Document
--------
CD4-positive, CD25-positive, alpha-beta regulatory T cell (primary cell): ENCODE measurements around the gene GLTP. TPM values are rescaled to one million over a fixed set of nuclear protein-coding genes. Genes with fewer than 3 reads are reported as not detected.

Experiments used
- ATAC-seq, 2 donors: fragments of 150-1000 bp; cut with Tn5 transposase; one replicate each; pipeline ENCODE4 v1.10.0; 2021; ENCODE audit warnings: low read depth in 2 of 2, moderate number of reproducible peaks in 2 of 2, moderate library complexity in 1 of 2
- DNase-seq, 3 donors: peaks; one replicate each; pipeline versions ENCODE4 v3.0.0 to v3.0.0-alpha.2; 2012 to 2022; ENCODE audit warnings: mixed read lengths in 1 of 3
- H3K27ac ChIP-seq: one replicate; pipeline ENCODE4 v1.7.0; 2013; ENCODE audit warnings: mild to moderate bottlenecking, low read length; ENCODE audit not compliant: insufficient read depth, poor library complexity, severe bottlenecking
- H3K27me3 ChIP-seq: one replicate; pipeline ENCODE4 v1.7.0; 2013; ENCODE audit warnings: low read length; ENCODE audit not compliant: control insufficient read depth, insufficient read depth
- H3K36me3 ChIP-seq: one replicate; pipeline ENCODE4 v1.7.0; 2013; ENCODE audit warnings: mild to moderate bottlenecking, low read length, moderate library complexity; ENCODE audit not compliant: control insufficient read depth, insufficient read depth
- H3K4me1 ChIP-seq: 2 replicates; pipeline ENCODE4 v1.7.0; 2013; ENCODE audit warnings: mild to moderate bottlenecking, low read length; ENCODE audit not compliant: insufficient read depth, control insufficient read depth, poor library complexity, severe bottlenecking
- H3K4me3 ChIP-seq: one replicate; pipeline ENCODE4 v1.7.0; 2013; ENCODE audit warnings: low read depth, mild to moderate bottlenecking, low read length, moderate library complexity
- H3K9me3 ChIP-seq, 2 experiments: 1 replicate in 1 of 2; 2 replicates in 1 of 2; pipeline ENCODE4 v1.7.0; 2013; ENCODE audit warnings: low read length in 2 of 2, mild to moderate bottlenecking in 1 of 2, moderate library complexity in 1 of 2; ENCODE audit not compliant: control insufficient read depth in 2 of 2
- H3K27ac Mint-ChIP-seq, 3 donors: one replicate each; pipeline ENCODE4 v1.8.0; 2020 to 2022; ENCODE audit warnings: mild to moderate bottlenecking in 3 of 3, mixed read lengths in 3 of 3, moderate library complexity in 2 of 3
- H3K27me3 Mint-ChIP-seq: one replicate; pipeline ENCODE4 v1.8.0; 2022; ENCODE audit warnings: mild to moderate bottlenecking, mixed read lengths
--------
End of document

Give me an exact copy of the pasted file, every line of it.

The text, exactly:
CD4-positive, CD25-positive, alpha-beta regulatory T cell (primary cell): ENCODE measurements around the gene GLTP. TPM values are rescaled to one million over a fixed set of nuclear protein-coding genes. Genes with fewer than 3 reads are reported as not detected.

Experiments used
- ATAC-seq, 2 donors: fragments of 150-1000 bp; cut with Tn5 transposase; one replicate each; pipeline ENCODE4 v1.10.0; 2021; ENCODE audit warnings: low read depth in 2 of 2, moderate number of reproducible peaks in 2 of 2, moderate library complexity in 1 of 2
- DNase-seq, 3 donors: peaks; one replicate each; pipeline versions ENCODE4 v3.0.0 to v3.0.0-alpha.2; 2012 to 2022; ENCODE audit warnings: mixed read lengths in 1 of 3
- H3K27ac ChIP-seq: one replicate; pipeline ENCODE4 v1.7.0; 2013; ENCODE audit warnings: mild to moderate bottlenecking, low read length; ENCODE audit not compliant: insufficient read depth, poor library complexity, severe bottlenecking
- H3K27me3 ChIP-seq: one replicate; pipeline ENCODE4 v1.7.0; 2013; ENCODE audit warnings: low read length; ENCODE audit not compliant: control insufficient read depth, insufficient read depth
- H3K36me3 ChIP-seq: one replicate; pipeline ENCODE4 v1.7.0; 2013; ENCODE audit warnings: mild to moderate bottlenecking, low read length, moderate library complexity; ENCODE audit not compliant: control insufficient read depth, insufficient read depth
- H3K4me1 ChIP-seq: 2 replicates; pipeline ENCODE4 v1.7.0; 2013; ENCODE audit warnings: mild to moderate bottlenecking, low read length; ENCODE audit not compliant: insufficient read depth, control insufficient read depth, poor library complexity, severe bottlenecking
- H3K4me3 ChIP-seq: one replicate; pipeline ENCODE4 v1.7.0; 2013; ENCODE audit warnings: low read depth, mild to moderate bottlenecking, low read length, moderate library complexity
- H3K9me3 ChIP-seq, 2 experiments: 1 replicate in 1 of 2; 2 replicates in 1 of 2; pipeline ENCODE4 v1.7.0; 2013; ENCODE audit warnings: low read length in 2 of 2, mild to moderate bottlenecking in 1 of 2, moderate library complexity in 1 of 2; ENCODE audit not compliant: control insufficient read depth in 2 of 2
- H3K27ac Mint-ChIP-seq, 3 donors: one replicate each; pipeline ENCODE4 v1.8.0; 2020 to 2022; ENCODE audit warnings: mild to moderate bottlenecking in 3 of 3, mixed read lengths in 3 of 3, moderate library complexity in 2 of 3
- H3K27me3 Mint-ChIP-seq: one replicate; pipeline ENCODE4 v1.8.0; 2022; ENCODE audit warnings: mild to moderate bottlenecking, mixed read lengths